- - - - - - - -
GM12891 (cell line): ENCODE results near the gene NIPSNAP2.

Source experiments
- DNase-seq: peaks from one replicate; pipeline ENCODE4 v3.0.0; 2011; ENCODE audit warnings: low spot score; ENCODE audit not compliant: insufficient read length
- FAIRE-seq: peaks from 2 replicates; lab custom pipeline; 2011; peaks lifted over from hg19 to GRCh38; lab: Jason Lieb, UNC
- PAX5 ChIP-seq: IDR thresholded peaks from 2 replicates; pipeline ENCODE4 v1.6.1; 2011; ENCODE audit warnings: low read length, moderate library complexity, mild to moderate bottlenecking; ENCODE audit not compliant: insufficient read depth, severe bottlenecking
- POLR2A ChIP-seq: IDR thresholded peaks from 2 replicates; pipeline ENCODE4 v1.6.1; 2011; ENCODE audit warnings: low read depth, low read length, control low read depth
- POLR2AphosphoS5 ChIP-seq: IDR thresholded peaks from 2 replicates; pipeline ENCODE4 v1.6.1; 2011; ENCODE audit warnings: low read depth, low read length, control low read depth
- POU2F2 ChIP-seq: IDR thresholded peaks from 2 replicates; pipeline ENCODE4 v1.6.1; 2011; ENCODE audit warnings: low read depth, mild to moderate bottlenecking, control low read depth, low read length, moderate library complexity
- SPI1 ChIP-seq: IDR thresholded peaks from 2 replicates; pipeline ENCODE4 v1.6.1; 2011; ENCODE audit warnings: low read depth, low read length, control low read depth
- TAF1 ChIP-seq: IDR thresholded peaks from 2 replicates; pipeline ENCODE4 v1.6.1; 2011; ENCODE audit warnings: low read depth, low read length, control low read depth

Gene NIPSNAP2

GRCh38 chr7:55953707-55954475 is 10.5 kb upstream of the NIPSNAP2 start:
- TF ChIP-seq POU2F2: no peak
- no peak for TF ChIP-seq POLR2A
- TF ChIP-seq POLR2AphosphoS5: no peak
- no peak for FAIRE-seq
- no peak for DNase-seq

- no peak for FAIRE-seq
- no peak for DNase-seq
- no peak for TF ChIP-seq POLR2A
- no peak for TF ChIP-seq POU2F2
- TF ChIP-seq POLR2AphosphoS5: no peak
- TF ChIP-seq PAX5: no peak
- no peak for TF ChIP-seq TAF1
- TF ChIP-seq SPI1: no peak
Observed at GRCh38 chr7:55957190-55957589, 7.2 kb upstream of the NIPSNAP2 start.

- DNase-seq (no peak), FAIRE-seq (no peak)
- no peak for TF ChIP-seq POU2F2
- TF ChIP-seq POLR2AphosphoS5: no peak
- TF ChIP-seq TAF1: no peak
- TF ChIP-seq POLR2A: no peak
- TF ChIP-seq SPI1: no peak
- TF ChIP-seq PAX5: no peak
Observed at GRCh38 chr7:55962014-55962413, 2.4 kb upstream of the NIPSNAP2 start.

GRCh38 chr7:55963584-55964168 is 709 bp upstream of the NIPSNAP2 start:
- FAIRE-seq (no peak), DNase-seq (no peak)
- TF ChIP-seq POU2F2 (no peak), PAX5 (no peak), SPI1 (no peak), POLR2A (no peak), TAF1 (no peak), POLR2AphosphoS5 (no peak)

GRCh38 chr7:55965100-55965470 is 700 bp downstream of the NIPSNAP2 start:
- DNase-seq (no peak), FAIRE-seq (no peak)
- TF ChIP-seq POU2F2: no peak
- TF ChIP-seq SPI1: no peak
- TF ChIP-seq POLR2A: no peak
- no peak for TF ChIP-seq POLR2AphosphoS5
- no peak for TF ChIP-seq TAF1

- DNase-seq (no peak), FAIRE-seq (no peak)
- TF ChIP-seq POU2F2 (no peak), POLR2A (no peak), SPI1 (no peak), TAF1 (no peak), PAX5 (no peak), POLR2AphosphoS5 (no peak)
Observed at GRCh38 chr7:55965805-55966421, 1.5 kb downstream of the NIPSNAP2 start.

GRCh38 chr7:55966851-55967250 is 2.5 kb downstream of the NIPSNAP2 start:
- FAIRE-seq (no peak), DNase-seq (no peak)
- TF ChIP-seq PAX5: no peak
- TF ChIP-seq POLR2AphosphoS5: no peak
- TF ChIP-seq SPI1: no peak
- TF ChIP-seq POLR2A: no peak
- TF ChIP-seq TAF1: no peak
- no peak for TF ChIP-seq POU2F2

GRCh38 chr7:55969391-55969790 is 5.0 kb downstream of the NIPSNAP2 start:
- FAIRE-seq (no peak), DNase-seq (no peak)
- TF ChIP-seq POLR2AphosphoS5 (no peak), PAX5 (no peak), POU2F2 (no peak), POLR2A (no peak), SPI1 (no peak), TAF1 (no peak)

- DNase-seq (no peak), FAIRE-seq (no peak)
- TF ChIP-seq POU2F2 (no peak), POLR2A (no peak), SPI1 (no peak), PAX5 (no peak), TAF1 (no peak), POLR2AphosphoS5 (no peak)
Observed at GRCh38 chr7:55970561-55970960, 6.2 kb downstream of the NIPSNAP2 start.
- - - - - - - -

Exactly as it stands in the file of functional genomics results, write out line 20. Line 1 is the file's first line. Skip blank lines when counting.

- no peak for TF ChIP-seq POLR2A